Oracle users are used to having a very clear scalability path. You start with an Oracle Standard edition, and if your budget allows, you increase hardware …

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Your web platform runs on an Oracle database? You must be Nuts! – Part 2
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This is the second blog post in a series designed to assist companies who wish to migrate their code from Oracle to MySQL.

In the first post of the series I tried to explain why you would like your web platform to run on a MySQL database, and not on an Oracle database. In this post, I’ll try to focus on the changes that you need to plan for when migrating from an Oracle environment.

Code

Probably the most obvious change is in code. There is no way around it – you’ll have to change your …

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Your web platform runs on an Oracle database? You must be Nuts!
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This is the first blog post in a series designed to assist companies who wish to migrate their code from Oracle to MySQL.

During the World War II “Battle of the Bulge”, General McAuliffe said to the German forces who asked for his surrender: “Nuts!” The rest is history – he won the battle, and the allied forces won the war.

Some things are like that. So absurd that “Nuts” is the only possible reaction. And frankly – running your web infrastructure on an Oracle database is one of those things.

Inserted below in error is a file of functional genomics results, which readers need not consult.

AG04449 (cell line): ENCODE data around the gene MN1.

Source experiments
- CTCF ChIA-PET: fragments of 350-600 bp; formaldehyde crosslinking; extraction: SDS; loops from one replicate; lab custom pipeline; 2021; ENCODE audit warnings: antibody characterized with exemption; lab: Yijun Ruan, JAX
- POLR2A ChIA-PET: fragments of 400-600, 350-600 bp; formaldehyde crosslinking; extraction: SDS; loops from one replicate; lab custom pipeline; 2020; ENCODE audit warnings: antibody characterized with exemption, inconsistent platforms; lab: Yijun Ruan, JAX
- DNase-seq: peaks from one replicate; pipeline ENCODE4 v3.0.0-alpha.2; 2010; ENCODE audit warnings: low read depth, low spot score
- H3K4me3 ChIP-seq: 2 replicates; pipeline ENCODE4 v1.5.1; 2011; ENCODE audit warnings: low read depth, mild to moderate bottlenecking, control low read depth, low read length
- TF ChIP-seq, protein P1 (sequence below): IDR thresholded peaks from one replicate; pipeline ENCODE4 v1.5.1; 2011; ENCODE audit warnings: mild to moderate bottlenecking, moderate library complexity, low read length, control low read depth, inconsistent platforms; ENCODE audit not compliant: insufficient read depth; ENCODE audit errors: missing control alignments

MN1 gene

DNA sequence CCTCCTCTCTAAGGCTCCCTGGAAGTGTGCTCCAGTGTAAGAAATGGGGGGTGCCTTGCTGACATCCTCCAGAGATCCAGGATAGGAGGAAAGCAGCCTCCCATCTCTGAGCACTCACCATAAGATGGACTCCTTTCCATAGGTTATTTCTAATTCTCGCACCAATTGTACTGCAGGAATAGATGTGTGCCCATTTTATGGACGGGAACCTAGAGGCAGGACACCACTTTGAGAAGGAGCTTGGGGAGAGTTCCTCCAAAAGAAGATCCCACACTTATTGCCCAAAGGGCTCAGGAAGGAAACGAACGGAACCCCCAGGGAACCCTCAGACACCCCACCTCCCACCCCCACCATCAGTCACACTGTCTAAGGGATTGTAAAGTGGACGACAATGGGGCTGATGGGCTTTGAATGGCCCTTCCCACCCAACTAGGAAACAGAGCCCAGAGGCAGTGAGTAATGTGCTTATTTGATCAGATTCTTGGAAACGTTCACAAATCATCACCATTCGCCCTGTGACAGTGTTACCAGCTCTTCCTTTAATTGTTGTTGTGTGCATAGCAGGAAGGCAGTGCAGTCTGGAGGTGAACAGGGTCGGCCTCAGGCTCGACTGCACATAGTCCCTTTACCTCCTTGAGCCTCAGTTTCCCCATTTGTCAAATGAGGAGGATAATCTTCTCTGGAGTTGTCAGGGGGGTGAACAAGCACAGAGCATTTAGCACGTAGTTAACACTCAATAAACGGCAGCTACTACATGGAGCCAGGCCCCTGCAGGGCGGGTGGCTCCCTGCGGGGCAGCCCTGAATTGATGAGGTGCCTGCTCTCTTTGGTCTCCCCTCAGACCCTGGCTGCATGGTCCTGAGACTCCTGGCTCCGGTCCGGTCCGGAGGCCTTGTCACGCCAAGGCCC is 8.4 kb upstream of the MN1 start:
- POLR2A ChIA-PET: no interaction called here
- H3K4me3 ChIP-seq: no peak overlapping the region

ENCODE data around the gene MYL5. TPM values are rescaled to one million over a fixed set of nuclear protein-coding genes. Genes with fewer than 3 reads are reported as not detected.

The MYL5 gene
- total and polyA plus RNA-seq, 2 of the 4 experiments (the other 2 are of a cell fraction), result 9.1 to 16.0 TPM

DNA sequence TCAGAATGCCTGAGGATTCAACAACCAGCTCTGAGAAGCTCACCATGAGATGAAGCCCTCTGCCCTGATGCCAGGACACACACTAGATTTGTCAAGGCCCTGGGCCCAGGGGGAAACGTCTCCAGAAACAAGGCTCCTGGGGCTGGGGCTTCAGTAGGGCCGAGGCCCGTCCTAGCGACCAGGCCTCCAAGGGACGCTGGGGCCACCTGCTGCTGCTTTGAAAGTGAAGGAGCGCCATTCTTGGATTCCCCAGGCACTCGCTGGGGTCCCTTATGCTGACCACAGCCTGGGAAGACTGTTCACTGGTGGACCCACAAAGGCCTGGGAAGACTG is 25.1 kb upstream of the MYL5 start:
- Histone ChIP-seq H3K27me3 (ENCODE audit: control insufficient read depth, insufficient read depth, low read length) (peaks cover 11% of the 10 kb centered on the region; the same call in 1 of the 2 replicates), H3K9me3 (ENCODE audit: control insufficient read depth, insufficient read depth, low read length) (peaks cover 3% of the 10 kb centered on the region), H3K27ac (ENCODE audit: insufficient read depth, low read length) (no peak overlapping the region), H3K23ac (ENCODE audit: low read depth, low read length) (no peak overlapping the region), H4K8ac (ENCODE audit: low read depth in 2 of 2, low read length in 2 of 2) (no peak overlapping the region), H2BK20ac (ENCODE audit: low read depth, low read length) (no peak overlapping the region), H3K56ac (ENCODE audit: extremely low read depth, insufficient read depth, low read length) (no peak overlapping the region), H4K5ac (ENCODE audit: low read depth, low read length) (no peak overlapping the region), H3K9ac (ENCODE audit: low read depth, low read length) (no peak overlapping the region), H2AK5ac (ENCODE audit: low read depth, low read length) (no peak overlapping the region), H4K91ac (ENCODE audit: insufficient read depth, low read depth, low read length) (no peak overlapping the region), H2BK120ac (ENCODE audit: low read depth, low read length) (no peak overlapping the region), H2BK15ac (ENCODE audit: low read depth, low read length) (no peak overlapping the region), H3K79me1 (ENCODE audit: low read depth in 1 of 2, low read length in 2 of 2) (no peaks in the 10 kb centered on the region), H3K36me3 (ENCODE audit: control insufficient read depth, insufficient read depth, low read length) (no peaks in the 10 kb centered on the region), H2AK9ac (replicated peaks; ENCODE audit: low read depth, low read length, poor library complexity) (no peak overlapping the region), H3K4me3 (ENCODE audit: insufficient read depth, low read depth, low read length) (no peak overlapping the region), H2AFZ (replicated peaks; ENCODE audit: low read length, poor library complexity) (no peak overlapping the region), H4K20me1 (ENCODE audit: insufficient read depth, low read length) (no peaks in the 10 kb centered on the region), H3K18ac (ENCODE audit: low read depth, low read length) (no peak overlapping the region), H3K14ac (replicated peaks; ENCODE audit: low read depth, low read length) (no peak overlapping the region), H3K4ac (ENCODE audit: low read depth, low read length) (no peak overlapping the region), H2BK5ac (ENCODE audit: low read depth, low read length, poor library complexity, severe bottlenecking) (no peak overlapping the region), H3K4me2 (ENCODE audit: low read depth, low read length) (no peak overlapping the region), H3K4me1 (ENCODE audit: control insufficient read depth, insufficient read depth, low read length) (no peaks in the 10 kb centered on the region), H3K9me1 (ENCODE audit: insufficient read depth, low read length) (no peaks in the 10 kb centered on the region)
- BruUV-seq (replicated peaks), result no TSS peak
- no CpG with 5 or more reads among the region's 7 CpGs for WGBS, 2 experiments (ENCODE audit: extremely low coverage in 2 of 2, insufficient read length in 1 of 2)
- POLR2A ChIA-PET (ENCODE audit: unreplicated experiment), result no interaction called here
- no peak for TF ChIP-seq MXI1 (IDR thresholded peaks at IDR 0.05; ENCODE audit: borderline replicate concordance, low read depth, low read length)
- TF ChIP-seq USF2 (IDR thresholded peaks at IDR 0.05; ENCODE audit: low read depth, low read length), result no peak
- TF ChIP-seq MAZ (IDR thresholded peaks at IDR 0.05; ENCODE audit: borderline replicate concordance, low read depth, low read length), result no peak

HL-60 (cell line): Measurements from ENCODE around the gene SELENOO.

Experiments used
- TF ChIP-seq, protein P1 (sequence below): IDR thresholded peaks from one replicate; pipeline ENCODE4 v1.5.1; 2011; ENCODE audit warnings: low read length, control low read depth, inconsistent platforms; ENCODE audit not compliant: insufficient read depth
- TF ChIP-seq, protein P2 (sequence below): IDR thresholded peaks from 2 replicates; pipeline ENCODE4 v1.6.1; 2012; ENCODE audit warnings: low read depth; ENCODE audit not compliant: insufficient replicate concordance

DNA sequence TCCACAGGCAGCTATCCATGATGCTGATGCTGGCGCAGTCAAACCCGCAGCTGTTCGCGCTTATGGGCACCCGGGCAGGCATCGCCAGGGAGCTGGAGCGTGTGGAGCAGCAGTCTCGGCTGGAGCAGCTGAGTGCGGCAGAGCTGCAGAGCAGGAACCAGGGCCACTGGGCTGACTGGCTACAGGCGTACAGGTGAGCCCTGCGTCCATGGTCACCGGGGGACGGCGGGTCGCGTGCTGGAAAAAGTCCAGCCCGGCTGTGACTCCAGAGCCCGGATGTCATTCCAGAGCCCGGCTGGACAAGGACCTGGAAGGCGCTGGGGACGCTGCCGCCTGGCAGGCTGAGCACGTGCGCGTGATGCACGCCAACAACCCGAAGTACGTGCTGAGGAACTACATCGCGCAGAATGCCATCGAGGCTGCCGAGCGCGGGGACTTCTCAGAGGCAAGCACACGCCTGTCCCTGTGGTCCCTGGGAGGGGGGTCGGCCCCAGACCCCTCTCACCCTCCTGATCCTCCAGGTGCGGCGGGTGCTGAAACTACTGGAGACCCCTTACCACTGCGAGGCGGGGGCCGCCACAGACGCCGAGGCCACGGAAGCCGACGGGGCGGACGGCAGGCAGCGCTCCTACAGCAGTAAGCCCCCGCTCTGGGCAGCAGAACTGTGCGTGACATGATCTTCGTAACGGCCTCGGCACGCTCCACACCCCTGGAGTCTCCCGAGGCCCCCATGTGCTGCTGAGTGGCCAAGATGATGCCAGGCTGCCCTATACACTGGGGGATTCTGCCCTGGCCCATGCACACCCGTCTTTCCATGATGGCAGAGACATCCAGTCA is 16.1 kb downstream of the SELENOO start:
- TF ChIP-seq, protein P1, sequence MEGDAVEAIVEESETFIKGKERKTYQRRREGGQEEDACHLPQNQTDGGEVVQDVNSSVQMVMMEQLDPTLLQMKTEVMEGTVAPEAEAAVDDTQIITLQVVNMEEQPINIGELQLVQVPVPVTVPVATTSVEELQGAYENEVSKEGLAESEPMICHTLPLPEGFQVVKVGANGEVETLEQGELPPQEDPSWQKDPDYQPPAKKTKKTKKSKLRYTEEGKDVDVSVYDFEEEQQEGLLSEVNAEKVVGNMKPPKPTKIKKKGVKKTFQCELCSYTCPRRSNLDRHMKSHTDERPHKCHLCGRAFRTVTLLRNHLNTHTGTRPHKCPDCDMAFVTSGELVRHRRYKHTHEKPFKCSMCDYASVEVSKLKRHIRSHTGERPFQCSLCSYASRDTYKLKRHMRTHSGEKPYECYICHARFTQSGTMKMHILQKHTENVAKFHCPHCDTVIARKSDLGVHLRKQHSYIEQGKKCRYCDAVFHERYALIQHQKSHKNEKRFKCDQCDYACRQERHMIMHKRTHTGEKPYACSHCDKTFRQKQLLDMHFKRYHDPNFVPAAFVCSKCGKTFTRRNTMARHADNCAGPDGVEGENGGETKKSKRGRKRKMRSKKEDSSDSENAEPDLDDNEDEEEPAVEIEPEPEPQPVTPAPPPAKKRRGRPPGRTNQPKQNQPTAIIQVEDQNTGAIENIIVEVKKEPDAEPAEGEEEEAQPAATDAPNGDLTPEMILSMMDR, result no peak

Now, the pricing issue is very well covered. Just see …

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ScaleBase at Percona Live in London – Come see how to transparently shard your MySQL
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ScaleBase is happy to sponsor the Percona Live London MySQL Conference. If you plan to attend, you can catch our booth on the expo floor or attend Liran’s session – “The Benefits of Database Sharding” at 2PM, October 25th at the Bishopsgate Suite.

How to Implement MySQL Sharding – Part 3
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In the previous post of this series (which can be found here) I discussed how to migrate your data once you have decided how to shard your schema.

Once your data is sharded, it’s time to modify your application code. I will not dive into the many open source platforms that provide partial sharding support (Hibernate Shards, Gizzard, and the like), and will take Java (sorry, old habits are hard to overcome) as an example – however, the same holds true for any programming language.

Without Using ORM

If you wrote your code without an …

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How to Implement MySQL Sharding – Part 2
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In the previous post of this series (which can be found here) I discussed how to identify tables that can serve as good candidates for sharding.

Once you have decided which tables should be sharded (all the rest should be global tables), the choice of sharding keys is rather straightforward, as most will use the table primary key as the shard key. Of course, if multiple tables are sharded, and there is a foreign key relationship between these tables, then the foreign key will serve as the shard key for some tables.

Many people attempt to shard based …

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10 Newer Entries Showing entries 31 to 40 of 82 10 Older Entries